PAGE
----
Akston Biosciences Launches Phase I/II Clinical Trial of Second-Generation COVID-19 Vaccine

First subjects dosed with AKS-452, COVID-19 vaccine candidate in the Netherlands trial the vaccine is shelf-stable for 4 months at 25 degrees Celsius (77° Fahrenheit). 176 volunteers will participate in the clinical trial the safety and immune response read-outs expected in Q2 2021

Beverly, Mass. – April 12, 2021 Akston Biosciences Corporation, a developer of new classes of biologic therapeutics, announced today that the first participants have been dosed in an open-label trial of AKS-452, its COVID-19 vaccine candidate. The trial is managed by TRACER Europe B.V., a CRO specializing in fast-track clinical trials; and is being conducted at the University Medical Center Groningen (UMCG), one of the largest hospitals in the Netherlands. It will test both one- and two-dose regimens, each at three-dose levels.  

“As a surgical oncologist, I treat patients every day who remain at great risk for COVID-19 infection,” said Schelto Kruijff, M.D. Ph.D., the trial’s principal investigator at the UMCG. “I am proud to be part of testing this highly innovative vaccine.  From my volunteer work in Malawi and Kenya, I understand how important it would be to have a vaccine like this, which can be transported and stored for months without refrigeration.”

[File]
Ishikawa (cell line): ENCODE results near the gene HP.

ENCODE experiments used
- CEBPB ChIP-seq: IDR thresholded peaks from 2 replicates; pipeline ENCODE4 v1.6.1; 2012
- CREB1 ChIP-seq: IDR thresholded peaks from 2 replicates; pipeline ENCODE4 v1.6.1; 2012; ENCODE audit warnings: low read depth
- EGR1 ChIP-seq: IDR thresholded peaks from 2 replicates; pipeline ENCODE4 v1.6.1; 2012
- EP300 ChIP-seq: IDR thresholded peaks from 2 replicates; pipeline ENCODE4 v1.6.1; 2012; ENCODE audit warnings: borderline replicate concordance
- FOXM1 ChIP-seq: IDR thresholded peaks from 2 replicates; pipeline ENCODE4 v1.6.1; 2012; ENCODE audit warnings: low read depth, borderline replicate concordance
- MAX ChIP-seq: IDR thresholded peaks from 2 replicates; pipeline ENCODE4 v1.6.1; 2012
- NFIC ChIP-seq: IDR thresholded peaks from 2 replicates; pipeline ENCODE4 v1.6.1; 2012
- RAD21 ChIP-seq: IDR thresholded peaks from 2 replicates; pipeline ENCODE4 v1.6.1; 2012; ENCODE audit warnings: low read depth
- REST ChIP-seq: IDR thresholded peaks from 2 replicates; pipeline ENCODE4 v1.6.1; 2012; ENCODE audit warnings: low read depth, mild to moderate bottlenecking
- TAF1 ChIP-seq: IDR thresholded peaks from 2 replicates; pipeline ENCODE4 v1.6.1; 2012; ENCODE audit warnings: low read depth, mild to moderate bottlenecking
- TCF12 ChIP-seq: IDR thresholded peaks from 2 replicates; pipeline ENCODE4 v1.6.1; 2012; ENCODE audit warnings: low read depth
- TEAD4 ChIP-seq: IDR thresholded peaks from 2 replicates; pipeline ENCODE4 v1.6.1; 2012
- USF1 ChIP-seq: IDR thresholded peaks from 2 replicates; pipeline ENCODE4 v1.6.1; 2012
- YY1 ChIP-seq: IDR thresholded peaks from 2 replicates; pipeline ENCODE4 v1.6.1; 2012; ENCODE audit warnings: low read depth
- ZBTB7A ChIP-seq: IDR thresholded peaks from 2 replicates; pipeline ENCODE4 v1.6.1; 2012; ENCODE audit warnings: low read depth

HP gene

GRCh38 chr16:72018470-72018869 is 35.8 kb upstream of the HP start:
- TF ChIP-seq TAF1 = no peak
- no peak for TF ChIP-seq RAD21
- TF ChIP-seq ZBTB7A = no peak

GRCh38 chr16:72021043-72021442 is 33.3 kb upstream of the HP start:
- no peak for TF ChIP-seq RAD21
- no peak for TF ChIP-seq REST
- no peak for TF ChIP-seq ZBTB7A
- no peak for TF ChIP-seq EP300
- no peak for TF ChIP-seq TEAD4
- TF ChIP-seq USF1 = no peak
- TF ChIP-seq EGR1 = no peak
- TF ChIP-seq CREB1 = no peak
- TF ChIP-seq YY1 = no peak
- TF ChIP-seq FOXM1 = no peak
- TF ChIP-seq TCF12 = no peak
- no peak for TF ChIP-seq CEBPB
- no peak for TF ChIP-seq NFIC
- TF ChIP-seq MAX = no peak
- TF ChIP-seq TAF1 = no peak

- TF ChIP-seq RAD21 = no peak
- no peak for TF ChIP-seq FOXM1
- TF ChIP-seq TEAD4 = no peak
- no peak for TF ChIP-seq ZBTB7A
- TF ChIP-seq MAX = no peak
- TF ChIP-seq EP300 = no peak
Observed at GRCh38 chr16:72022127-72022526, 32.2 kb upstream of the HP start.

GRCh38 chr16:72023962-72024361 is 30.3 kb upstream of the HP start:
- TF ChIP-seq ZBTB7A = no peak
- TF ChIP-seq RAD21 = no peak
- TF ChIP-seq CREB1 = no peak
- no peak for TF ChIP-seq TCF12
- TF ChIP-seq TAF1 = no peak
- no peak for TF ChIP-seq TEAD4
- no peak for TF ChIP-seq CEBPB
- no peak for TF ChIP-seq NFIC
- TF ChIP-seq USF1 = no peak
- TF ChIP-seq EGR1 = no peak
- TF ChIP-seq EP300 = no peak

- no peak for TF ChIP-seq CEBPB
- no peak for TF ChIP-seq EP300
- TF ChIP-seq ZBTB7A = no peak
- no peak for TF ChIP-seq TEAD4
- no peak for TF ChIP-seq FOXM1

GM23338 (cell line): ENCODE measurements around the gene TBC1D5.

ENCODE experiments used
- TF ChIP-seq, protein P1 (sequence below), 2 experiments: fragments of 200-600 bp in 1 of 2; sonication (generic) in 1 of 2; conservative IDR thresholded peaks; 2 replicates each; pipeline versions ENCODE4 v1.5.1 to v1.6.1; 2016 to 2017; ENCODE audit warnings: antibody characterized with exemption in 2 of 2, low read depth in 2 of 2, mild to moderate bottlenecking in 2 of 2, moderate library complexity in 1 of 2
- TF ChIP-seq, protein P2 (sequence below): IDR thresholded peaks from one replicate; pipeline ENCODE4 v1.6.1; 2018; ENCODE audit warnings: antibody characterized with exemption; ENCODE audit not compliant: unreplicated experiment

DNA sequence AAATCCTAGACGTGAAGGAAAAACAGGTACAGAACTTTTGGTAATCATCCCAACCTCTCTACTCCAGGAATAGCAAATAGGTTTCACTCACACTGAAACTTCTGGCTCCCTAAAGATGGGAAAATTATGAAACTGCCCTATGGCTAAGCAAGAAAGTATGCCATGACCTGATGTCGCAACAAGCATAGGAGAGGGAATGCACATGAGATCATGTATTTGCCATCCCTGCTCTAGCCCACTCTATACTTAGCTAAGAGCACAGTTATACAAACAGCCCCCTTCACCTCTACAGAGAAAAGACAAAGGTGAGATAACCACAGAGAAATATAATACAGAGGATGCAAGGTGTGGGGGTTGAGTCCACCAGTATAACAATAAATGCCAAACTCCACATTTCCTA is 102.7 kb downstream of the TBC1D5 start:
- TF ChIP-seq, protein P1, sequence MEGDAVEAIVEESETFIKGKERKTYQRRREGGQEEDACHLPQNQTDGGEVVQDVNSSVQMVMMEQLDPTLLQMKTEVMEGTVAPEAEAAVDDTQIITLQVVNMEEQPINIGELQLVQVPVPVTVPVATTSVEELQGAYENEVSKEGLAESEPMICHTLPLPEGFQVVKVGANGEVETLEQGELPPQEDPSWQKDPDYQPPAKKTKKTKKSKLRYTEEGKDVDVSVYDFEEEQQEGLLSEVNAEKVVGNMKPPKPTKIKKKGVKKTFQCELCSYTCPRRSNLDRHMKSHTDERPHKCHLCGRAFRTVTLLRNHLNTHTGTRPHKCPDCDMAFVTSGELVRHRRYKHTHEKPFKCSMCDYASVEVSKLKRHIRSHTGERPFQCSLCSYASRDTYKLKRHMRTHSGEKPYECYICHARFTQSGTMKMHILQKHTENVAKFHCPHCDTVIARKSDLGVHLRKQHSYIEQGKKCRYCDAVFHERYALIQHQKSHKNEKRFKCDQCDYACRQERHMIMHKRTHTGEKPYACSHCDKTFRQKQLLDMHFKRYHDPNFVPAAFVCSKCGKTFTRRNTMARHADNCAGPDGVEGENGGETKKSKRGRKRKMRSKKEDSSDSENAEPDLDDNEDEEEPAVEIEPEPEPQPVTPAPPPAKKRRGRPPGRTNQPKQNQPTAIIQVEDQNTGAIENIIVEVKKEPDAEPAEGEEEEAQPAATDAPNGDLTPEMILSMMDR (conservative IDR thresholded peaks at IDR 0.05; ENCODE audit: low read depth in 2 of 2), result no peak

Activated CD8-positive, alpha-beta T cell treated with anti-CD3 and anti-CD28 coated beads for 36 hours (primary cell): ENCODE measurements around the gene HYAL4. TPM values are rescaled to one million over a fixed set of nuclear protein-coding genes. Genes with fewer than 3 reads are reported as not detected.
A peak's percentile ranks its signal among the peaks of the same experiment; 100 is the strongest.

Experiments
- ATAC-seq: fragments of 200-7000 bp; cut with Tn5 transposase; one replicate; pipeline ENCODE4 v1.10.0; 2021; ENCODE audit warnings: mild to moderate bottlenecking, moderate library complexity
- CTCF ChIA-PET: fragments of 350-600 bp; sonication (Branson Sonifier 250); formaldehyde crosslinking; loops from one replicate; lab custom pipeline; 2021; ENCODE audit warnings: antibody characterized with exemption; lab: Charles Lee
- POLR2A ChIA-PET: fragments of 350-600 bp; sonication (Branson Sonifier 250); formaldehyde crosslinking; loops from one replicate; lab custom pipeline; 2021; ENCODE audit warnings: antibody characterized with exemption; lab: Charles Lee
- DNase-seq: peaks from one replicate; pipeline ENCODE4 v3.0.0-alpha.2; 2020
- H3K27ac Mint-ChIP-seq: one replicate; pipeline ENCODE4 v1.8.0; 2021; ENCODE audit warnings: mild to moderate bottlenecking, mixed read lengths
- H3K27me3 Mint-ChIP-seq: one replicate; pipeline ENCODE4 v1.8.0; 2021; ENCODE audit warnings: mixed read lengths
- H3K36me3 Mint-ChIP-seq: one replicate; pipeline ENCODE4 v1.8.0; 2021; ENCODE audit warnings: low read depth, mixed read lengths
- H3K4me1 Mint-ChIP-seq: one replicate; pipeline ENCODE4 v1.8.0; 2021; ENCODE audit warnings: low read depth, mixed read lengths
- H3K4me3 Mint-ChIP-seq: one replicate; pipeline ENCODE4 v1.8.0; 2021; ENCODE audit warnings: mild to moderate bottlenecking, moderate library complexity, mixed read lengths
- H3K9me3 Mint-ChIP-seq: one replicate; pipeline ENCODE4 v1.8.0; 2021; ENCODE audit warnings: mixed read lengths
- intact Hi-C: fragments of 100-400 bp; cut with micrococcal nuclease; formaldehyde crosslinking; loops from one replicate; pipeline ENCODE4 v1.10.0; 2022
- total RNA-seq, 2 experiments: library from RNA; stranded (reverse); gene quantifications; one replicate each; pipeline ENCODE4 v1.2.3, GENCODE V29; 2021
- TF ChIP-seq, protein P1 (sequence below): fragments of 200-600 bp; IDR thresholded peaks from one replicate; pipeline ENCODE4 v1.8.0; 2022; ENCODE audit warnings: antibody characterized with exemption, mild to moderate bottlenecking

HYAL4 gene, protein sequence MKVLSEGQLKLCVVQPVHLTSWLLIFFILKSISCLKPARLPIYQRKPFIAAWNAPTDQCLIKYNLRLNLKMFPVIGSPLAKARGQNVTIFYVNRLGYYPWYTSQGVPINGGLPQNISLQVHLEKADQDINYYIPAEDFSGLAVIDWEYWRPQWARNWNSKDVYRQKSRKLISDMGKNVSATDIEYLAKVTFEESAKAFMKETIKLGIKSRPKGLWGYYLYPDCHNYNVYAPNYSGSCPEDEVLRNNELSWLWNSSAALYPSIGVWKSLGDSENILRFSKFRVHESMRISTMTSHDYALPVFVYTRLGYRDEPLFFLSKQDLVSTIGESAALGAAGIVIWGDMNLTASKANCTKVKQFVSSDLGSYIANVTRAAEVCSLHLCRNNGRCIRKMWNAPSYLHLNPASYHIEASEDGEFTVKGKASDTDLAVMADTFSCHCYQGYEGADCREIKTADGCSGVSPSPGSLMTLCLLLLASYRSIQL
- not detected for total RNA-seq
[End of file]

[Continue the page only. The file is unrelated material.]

About the Phase I/II clinical trial
The Phase I/II clinical trial, an open-label study, will evaluate 176 healthy volunteers between the ages of 18 and 65.  Participants will receive one dose or two doses 28 days apart and the protocol will assess three-dose levels (22.5, 45, and 90 micrograms) to determine safety, tolerability, and immune response. 
About AKS-452
AKS-452 has demonstrated robust protection against infection in immunized non-human primates after challenge with the SARS-CoV-2 virus. Although intended to be refrigerated for long-term storage, it has been shown to be shelf-stable for at least 4 months at 25 degrees Celsius (77° Fahrenheit) and maintains its potency for 1 month at 37 degrees Celsius (95° Fahrenheit).  The candidate does not include a live or weakened form of the virus, and has been engineered to use standard, low-cost, antibody manufacturing techniques, such that a single 2,000-liter production line could be capable of producing over one billion doses per year. 

Share this article

More services


This article is featured in:


Comment on this article

You must be registered and logged in to leave a comment about this article.